HARTFORD, Conn. — The leader of the world's largest Roman Catholic fraternal group is condemning clergy sex abuse and calling for reforms in the church, including a renewed commitment to celibacy by priests.
Carl Anderson, supreme knight of the New Haven, Connecticut-based Knights of Columbus, made the comments in what appeared to be an unusual letter to the group's nearly 2 million members on Tuesday.
"These sins of commission and omission have sent the Church we love, the Church we serve and the Church that Jesus Christ established into convulsions," Anderson wrote. "Sadly, the disgrace not only is borne by the perpetrators, it hurts us all, as does the silence of shepherds who have ignored the cries of their flocks."
To be sure, the Knights of Columbus hasn't been inoculated from the sex abuse scandal that's rocked the global Catholic Church in recent years.
The organization was sued in 2010 by two men who said a former leader of the Columbian Squires — the Knights' official youth program — abused them in Texas in the 1970s and 1980s.
Knights' spokesman Joseph Cullen said both cases were dismissed.
"Through our Office of Youth Protection, we have a model state of the art safe environment program," Cullen said. "We partner with a nationally known expert in this field and provide background checks, hotline services and training. We train thousands of our members on safe environment each year in which we make a 'duty to report' a first priority, just as we did in these two cases."
Anderson in his letter didn't touch on those allegations and instead focused on more recent revelations, including sexual abuse allegations against retired archbishop of Washington, Theodore McCarrick, and a grand jury report accusing church leaders of covering up the abuse of more than 1,000 children or teenagers by some 300 Catholic priests in Pennsylvania since the 1940s.
He said the Knights of Columbus must "commit to work for repentance, reform and rebuilding of the Church," including a full accounting of the abuse by the perpetrators.
"Archbishop McCarrick and others at fault owe us a full account of their actions, motivations and cover-ups," Anderson wrote. "After years of having us confess to them, it is now time for them to come clean about what they have done and what they have failed to do."
He also wrote, "The sexual acts — both criminal and non-criminal — highlight the need to recover a respect for and a renewed commitment to the priestly promises of celibacy. ... . Moreover, priests and bishops who refuse to live according to their promises of celibacy should be removed from public ministry, not out of retribution, but for the protection of the faithful and to prevent future variations of the scandal we now suffer."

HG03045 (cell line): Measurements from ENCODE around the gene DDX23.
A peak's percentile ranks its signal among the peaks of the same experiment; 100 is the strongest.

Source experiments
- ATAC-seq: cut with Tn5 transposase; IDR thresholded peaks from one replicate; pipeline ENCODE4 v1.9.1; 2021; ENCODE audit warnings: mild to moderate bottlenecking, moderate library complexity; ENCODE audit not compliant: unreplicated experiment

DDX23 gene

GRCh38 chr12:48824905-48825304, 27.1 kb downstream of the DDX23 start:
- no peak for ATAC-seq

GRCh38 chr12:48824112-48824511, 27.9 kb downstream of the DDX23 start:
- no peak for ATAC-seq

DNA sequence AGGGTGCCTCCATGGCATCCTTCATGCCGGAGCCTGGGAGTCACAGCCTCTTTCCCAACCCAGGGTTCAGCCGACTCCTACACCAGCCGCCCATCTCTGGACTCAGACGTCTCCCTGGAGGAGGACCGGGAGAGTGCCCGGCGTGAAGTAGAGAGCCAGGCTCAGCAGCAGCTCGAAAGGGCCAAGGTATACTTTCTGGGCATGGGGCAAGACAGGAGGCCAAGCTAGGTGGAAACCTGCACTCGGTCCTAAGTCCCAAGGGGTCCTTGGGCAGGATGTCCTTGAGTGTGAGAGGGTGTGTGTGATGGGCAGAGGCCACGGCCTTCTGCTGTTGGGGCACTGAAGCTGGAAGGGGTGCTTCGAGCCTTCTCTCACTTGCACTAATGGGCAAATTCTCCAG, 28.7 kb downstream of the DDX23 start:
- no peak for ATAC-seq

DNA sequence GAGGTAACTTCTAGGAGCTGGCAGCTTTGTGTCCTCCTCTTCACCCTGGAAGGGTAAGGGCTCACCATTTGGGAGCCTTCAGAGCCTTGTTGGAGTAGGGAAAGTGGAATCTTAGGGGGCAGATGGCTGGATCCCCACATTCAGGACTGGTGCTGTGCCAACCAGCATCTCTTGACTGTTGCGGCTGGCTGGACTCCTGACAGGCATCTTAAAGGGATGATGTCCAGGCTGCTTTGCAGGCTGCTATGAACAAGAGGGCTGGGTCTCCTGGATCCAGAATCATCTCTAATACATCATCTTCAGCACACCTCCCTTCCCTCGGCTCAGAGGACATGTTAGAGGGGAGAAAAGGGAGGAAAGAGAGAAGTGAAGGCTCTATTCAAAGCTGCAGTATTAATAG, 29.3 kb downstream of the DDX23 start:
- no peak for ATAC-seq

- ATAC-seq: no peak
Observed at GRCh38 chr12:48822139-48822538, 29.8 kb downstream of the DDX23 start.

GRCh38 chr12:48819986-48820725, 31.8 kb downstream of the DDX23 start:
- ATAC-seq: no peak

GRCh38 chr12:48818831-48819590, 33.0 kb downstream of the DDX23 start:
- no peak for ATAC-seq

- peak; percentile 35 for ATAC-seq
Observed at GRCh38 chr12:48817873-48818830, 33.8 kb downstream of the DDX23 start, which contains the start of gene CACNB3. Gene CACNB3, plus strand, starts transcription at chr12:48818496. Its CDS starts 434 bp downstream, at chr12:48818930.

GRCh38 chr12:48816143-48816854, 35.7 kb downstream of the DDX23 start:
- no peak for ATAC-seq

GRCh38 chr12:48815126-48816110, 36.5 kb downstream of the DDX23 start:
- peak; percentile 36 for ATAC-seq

McCarrick has said he is innocent. Two months ago, Pope Francis ordered McCarrick removed from public ministry amid allegations the 88-year-old retired archbishop sexually abused a teenage altar boy and engaged in sexual misconduct with adult seminarians decades ago. Last month, the pope accepted McCarrick's resignation as cardinal and ordered him to a "life of prayer and penance."
In the wake of the grand jury report issued earlier this month on the sexual abuse by Pennsylvania priests, Francis said Monday that "no effort must be spared" to root out priestly sex abuse and cover-up from the church. He begged for forgiveness for the pain suffered by the victims, and criticized church leaders for being more concerned about their reputations than children's safety.
Spokesmen for the Vatican on Wednesday did not immediately return a message seeking a response to Anderson's letter.
Anderson called for reforms including an investigation of clergy sex abuse by an independent commission that includes laypeople, transparency by church leaders on all matters of criminal sexual misconduct and an independent ethics hotline for the reporting of misconduct.
He also said the Knights of Columbus in the days ahead "will help renew our Church on a national level through a Novena of Masses in reparation for these sins that have so grievously wounded the Body of Christ."
Asked about the letter, Anderson said in a statement Wednesday, "In a challenging time like this for the Catholic Church, with so many faithful followers seeking guidance, it is critical to encourage our chaplains and lay members to remain strong in their faith."